Las Vegas airport rids itself of a crummy name

December 15, 2021 6:00 am

(Photo: Ronda Churchill for Harry Reid International Airport)

“I believe that this nation is the last hope of Western civilization and if this oasis of the world shall be overrun, perverted, contaminated or destroyed, then the last flickering light of humanity will be extinguished….we have in the United States today hard-core, indigestible blocs which have not become integrated into the American way of life, but which, on the contrary are its deadly enemies. Today, as never before, untold millions are storming our gates for admission and those gates are cracking under the strain.”

No, that’s not a recent fundraising email from the Nevada Republican Party.

The quote is from the Congressional Record, attributed to former Nevada Sen. Pat McCarran in 1953. McCarran was defending the McCarran-Walter Act of 1952.

President Harry Truman had earlier commissioned a report on immigration that recommended replacing long-standing nation-based quotas, a formula that favored white western Europeans, with an immigration system that recognized realities such as reuniting families and workforce demands.

The McCarran-Walter Act, which passed over Truman’s veto, kept the national, i.e., race-based quotas.

In 1954 the U.S. launched “Operation Wetback” — the program’s official, actual name — a reflection of McCarranist xenophobia in which the the army went into Latino neighborhoods, rounded up undocumented folks, and deported a million of them to Mexico.

The McCarran-Walter Act also authorized the deportation of communists, even if they were U.S. citizens. There was a Red Scare, you see.

Several years earlier, McCarran got some federal money so Las Vegas could acquire some land for planes to land. So an airport was named for him.

McCarran’s brand of 1950s red-scaring wasn’t just about making sure the U.S. wasn’t “overrun, perverted, contaminated” by immigrants and communists. It was also about antisemitism, another distinguishing/disgusting feature of the senator’s career.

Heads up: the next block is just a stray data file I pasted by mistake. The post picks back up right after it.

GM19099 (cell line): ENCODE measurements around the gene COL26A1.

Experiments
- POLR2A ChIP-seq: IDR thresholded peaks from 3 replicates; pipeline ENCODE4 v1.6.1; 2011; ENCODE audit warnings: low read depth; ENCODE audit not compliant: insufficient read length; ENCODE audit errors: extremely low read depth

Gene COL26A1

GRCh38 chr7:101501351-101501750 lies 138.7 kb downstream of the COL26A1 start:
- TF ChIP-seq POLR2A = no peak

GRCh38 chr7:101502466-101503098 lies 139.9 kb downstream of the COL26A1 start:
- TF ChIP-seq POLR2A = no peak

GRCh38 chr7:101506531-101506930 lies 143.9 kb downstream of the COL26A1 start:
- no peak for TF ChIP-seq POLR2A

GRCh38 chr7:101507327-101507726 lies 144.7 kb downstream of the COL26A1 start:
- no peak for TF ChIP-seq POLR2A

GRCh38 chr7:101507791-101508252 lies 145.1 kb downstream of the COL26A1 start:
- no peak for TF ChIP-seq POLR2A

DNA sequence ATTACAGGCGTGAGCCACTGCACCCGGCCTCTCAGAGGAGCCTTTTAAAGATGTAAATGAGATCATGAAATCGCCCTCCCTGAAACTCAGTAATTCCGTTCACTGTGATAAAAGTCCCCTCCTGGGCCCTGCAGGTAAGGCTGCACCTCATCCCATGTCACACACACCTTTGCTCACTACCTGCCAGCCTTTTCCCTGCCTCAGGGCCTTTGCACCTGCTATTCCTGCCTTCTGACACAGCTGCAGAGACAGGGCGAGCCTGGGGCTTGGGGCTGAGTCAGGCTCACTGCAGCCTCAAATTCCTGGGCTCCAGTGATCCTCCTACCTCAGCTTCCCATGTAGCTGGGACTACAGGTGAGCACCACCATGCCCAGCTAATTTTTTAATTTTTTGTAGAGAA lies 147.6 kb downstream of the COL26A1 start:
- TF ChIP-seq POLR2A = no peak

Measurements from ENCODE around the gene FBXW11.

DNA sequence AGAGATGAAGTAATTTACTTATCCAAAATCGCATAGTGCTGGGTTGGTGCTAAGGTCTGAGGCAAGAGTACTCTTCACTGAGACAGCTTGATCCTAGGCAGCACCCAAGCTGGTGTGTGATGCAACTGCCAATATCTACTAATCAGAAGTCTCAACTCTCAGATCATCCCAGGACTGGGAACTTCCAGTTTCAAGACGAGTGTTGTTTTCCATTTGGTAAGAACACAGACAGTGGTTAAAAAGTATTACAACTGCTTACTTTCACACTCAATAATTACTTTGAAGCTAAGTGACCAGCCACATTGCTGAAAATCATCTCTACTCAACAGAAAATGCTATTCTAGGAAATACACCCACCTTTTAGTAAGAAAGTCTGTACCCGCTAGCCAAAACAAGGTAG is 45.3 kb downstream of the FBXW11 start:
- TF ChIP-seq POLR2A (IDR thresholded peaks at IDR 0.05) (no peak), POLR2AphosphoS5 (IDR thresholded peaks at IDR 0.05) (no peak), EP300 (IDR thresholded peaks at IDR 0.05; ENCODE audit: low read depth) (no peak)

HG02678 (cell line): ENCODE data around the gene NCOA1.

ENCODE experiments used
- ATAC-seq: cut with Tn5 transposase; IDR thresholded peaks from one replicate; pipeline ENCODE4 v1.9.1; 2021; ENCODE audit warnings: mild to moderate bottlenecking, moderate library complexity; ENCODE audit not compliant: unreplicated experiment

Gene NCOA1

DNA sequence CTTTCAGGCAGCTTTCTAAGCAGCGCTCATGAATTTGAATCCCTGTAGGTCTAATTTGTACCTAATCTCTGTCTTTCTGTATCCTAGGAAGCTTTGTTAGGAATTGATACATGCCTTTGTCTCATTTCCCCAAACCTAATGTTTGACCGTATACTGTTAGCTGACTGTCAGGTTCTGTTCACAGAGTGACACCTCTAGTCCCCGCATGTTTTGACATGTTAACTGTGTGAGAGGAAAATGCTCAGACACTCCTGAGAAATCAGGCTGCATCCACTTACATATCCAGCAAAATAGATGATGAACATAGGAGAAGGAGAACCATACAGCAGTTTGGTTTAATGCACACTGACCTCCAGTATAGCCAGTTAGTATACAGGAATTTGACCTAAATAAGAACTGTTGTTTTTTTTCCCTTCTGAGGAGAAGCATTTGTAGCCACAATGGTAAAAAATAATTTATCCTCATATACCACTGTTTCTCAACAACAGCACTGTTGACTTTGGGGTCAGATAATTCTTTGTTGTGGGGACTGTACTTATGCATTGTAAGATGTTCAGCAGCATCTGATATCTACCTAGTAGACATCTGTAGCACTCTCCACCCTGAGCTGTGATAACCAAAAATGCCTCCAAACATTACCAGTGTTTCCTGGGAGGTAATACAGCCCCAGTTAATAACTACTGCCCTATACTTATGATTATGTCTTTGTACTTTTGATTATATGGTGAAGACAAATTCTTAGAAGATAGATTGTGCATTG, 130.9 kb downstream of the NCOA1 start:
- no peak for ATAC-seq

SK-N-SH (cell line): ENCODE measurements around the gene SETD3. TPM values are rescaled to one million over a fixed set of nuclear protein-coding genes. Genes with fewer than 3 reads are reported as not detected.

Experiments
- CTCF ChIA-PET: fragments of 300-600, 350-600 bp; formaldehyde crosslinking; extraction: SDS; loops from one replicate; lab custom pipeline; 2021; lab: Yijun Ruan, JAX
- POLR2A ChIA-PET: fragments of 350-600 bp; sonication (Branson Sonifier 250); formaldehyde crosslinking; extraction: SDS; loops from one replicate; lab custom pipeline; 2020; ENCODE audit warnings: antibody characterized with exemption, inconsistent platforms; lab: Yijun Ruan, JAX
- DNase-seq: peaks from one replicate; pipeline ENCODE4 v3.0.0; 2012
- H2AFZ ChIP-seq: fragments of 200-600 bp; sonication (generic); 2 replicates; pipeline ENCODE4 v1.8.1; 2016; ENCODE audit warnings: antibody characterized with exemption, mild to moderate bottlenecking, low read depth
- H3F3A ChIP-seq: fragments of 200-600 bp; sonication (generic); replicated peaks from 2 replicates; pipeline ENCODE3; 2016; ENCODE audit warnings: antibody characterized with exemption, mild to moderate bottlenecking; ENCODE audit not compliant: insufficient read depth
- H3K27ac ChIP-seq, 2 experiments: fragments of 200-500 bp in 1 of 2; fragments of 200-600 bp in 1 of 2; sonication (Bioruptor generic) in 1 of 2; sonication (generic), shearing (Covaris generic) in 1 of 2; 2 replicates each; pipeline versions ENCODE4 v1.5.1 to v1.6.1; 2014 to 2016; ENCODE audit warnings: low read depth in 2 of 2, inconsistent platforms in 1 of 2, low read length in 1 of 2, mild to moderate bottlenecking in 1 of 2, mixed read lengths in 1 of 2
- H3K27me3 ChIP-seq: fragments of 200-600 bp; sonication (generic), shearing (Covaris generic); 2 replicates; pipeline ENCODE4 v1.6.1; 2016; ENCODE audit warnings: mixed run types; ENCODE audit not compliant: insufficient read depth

And it was also used to demonize labor unions, and to reinforce white supremacy while suppressing civil rights.

Today, six states have majority-minority populations. Nevada is one of them, in large part because Las Vegas is a majority-minority metro area.

The Las Vegas metro area also has one of the highest union concentrations within a primary industry of any metro area in the country.

The Las Vegas airport had no business being named for Pat McCarran.

Harry Reid, for whom the airport was renamed Tuesday, said in a “Home means Nevada” adorned statement that the airport “is an outstanding facility, a world class international transportation hub. It is the indispensable ingredient to Las Vegas’ success; it’s the gateway through which millions come from every corner of the world to see our city, which is like no other place on earth.”

The gushing aside (every place is literally no other place on earth, after all), Las Vegas (the metro area, not that little part of it where people think electing Goodmans and Michele Fiore is a great idea) is undeniably unique. 

For instance, perhaps no metropolitan area has spent as much effort and money for so long relentlessly marketing itself to the rest of the nation and the world. Las Vegas is a city. But it’s also a product. It is so well-known, and occupies such a prominent position in the tourism market, why, you could have even named an airport after it.

Political polarization assures some people are thrilled, others appalled, that the airport is now named after Reid.

But the vast majority of those millions “who come from every corner of the world to see our city,” don’t care which politician other politicians named the airport after. They’ll just call it what it is: The Las Vegas airport.

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Hugh Jackson
Hugh Jackson

Hugh Jackson was editor of the Las Vegas Business Press, senior editor at the Las Vegas CityLife weekly newspaper, daily political commentator on the Las Vegas NBC affiliate, and author of the Las Vegas Gleaner political blog. Prior to moving to Las Vegas, he was a reporter and editor at the Casper (Wyoming) Star-Tribune.